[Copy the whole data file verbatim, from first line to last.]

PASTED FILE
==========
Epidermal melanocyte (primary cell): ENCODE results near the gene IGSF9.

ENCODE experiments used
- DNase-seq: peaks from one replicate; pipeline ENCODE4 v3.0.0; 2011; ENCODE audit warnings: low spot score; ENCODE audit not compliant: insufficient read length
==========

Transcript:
Epidermal melanocyte (primary cell): ENCODE results near the gene IGSF9.

ENCODE experiments used
- DNase-seq: peaks from one replicate; pipeline ENCODE4 v3.0.0; 2011; ENCODE audit warnings: low spot score; ENCODE audit not compliant: insufficient read length